The clip was obviously sufficiently appealing to me that I followed a link through to a second clip. This one showed the young man who had been conducting the recording standing next to a fresh grave where an older Roma man wept and danced next to the grave of his friend whilst a young man sang and played the accordion. The older man drank from a bottle of vodka and poured libations on the grave through his tears. The song is called tutti-frutti.
This clearly appealed to me too, the word I’d use is pathos. Or perhaps I just say “duhkal”. Duhkal man o jilo. I say that quite a lot. So I managed to follow links through and find the complete film with English subtitles and I’ve posted the links below.
I’m not at all sure how to speak about this film. I’m not Roma so I don’t know how the representation of Roma feels. I am a Gadjo and I recognise the representation of the Gadjo dream. The Mad Gadjo. The Gadjo in this film is a French person. A young man. “Look at his big teeth!” says one of the Roma children in the film. I’ve got big teeth too and I was once a young man. This particular Gadjo Dilo in the film is looking for a singer, a gypsy singer, a Romanian gypsy singer called Nora Luca.
His father was a traveller the film tells us, his father wandered far and wide spending his time with remote people, recording them playing music and singing. We hear that he died somewhere in the Middle East with the Bedouin. His favourite tape, his favourite voice, his favourite recording was Nora Luca. This voice obviously haunted our young Gadjo Dilo and after his father’s death he set off into rural Romania in search of Nora.
He finds everything except a living Nora. He finds wonderful musicians, fiddle players, a precociously talented young accordionist and singer. He is taken into a Roma village by a man whose son has just been sent to prison. The drunk and mourning father adopts him on the local town square and takes him back home. There he lives, there he learns and there he eventually records music until one day he hears, finally, through tears, Nora Luca singing for him. But the voice comes from the young heroine of the film and she is not Nora Luca.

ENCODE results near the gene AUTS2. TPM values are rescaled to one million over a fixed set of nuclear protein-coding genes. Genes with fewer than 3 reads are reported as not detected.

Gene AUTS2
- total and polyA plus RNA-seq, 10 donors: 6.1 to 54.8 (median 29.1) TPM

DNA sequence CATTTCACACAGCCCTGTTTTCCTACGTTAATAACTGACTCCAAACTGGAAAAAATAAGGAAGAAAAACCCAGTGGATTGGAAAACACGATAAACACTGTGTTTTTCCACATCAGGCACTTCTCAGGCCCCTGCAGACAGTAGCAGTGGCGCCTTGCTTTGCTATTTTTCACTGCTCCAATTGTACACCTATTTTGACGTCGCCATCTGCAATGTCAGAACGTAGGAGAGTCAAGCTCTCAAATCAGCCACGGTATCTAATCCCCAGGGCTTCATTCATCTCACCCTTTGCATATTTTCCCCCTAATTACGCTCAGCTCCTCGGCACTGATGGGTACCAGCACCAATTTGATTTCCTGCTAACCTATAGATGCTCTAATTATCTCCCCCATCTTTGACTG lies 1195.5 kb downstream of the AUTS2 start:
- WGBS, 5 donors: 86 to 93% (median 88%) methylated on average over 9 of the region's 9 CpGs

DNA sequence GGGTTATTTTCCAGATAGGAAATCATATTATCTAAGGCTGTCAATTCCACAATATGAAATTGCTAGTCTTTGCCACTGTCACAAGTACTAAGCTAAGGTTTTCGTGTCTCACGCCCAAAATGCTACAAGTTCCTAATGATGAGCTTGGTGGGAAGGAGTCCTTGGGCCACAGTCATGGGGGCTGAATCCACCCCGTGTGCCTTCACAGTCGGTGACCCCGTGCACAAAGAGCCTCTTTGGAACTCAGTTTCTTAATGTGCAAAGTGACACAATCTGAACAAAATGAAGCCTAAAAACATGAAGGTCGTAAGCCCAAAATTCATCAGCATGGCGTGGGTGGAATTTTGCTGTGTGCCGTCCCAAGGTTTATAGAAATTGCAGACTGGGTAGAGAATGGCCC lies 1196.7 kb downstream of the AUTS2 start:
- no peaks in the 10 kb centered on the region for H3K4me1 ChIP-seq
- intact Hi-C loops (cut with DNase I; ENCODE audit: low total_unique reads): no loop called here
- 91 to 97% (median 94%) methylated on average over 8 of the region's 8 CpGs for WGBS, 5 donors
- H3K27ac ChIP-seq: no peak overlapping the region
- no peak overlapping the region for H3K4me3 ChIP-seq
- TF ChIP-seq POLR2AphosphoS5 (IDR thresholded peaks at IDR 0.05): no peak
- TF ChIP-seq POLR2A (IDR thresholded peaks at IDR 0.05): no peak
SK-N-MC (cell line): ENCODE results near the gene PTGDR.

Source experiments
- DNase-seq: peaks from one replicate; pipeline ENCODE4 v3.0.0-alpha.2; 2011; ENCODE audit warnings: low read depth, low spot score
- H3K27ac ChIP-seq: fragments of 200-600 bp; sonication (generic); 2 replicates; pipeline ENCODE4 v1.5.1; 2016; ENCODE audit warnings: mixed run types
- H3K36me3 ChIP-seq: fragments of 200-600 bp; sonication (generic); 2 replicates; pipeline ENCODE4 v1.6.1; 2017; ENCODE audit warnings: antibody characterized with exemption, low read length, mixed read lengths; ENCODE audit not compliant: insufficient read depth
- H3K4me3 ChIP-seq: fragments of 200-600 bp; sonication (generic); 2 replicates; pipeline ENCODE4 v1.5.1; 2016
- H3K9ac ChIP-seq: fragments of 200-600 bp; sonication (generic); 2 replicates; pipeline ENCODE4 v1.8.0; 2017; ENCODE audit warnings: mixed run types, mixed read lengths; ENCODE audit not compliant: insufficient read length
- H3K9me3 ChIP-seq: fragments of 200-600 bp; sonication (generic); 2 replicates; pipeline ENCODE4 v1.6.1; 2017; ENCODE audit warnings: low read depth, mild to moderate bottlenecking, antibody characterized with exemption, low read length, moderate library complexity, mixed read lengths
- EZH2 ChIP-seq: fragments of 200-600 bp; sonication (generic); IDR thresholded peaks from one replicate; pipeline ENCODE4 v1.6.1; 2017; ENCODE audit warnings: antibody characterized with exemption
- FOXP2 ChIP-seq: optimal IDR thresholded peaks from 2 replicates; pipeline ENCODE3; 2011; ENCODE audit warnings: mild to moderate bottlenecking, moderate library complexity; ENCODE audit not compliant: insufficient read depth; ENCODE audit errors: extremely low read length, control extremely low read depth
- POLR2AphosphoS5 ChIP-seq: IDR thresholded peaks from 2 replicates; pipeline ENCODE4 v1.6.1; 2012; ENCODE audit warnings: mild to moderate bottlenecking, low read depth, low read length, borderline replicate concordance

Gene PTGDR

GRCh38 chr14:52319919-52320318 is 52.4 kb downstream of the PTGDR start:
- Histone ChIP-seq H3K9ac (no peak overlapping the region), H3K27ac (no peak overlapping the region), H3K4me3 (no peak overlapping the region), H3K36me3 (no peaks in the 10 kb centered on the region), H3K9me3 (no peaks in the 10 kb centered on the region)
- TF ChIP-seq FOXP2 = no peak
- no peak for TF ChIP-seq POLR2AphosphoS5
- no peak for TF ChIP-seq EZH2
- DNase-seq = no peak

In a brutal ending to the film the young man buries his search for Nora Luca as his adoptive father had buried and mourned over the open grave of his friend. Tears, a dance and a vodka libation. He learns something of the way of the Roma by learning of their suffering. He can bury his love of Nora Luca as he needs must his father and live with real suffering in the present. And love. Suffering. And love.
So that’s the Gadjo Dilo story of the Roma. Suffering and Love. This Gadjo Dilo and that Gadjo Dilo.
In an interview in the Guardian Denisa Gannon speaks about an “immigration crisis” when Roma people in Britain apply to stay here in advance of Brexit. As the first Roma person to qualify as a solicitor in England and Wales, she wants to do whatever she can to help.
Terezia Rostas gave a presentation about Roma Futures at the final meeting in London of the National Roma Network. This took place on 14 December 2017 and the event was titled: ‘Rights, Equalities and Future Roma Voices’
Here is a link to Terezia’s presentation: roma futures short presentation for Roma Network_ final version
Both Olina Fuseini and Michal Bily both took part in the panel discussion titled: Future Roma Voices in the UK.